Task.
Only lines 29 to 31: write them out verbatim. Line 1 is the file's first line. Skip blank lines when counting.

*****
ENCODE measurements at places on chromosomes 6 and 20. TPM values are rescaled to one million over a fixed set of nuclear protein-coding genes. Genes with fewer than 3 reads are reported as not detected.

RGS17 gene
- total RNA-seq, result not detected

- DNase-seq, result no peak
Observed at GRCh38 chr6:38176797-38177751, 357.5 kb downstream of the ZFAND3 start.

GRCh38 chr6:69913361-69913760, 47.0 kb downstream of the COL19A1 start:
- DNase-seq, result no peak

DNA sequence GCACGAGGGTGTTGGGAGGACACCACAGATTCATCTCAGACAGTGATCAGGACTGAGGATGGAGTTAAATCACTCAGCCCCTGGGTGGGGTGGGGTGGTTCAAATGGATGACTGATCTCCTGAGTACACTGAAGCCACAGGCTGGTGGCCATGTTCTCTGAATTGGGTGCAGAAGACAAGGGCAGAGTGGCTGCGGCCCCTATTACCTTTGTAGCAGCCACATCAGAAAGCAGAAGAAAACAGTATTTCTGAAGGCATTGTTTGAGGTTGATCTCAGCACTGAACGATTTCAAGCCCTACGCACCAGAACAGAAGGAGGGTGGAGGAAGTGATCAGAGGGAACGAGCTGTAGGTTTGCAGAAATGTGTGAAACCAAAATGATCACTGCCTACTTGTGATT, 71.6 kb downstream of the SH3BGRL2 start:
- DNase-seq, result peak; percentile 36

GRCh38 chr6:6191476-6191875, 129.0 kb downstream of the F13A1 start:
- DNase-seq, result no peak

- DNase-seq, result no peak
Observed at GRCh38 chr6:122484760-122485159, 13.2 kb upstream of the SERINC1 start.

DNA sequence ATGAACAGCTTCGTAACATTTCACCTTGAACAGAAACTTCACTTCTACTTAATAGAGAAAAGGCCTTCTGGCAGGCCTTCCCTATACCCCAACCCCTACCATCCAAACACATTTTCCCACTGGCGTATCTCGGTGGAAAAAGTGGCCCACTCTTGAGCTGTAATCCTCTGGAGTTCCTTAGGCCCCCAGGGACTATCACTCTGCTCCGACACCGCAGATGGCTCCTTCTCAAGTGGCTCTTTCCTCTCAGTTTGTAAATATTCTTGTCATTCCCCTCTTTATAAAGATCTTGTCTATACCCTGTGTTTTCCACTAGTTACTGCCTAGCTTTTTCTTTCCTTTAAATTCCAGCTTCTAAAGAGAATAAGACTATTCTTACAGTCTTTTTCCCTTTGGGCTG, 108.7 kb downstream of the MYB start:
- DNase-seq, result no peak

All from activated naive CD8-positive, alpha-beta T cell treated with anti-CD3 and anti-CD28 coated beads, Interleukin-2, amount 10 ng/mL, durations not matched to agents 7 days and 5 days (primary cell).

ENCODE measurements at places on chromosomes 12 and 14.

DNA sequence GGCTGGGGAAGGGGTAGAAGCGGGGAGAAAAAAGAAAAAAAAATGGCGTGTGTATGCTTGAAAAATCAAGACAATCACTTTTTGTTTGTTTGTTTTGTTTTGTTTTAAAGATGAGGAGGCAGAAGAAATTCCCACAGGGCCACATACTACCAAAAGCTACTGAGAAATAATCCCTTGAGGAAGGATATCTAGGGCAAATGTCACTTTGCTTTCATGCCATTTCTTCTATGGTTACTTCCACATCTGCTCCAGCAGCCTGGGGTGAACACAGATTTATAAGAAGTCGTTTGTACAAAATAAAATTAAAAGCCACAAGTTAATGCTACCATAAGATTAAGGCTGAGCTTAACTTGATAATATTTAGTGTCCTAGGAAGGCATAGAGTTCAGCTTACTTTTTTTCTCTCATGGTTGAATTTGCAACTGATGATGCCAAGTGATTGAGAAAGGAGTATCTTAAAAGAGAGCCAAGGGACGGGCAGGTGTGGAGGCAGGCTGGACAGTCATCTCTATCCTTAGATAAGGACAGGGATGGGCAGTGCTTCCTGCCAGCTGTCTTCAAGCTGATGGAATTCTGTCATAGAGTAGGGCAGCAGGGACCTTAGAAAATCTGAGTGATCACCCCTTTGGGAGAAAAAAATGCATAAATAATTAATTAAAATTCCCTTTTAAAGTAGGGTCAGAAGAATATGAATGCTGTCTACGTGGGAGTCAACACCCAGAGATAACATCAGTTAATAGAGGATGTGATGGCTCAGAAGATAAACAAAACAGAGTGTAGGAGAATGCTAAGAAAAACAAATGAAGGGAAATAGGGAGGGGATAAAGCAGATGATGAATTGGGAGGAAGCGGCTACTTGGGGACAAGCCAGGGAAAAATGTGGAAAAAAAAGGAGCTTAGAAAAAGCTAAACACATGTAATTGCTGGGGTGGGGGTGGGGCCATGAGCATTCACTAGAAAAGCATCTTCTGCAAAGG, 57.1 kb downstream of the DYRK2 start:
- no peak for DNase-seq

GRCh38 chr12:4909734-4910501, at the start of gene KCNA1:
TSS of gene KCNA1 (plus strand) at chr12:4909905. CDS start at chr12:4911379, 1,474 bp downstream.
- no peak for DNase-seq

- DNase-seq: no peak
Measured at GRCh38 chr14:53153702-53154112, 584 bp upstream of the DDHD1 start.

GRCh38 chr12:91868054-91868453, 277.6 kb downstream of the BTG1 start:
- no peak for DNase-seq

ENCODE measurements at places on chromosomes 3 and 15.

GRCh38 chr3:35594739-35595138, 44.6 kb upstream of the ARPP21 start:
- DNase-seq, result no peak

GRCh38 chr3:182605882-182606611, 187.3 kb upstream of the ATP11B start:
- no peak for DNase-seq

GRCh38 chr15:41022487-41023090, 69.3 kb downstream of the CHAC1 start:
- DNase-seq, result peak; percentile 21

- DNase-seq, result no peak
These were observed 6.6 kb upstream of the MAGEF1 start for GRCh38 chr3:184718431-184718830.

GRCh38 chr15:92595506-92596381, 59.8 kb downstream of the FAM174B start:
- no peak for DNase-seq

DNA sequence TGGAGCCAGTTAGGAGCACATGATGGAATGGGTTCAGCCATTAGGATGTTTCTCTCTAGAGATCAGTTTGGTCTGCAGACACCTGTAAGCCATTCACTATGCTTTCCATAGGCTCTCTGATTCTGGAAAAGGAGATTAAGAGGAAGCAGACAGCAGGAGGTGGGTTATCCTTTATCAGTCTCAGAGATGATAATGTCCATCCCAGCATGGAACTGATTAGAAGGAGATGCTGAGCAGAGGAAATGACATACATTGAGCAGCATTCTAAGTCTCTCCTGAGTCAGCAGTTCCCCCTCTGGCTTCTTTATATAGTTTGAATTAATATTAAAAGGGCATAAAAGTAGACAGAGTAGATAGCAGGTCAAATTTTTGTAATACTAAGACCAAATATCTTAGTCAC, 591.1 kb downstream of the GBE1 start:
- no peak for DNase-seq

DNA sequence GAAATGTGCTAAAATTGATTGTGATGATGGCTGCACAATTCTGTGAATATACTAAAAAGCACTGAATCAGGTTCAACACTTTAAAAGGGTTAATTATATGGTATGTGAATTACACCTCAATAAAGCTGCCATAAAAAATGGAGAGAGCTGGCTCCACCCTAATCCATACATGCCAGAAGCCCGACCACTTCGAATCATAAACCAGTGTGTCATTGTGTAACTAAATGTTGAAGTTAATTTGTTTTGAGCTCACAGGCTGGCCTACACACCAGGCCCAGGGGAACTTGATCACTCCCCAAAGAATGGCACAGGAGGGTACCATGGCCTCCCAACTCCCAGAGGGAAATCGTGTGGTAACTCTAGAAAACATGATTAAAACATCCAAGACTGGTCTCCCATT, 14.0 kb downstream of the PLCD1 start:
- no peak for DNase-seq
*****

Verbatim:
- DNase-seq, result no peak

GRCh38 chr3:182605882-182606611, 187.3 kb upstream of the ATP11B start:
- no peak for DNase-seq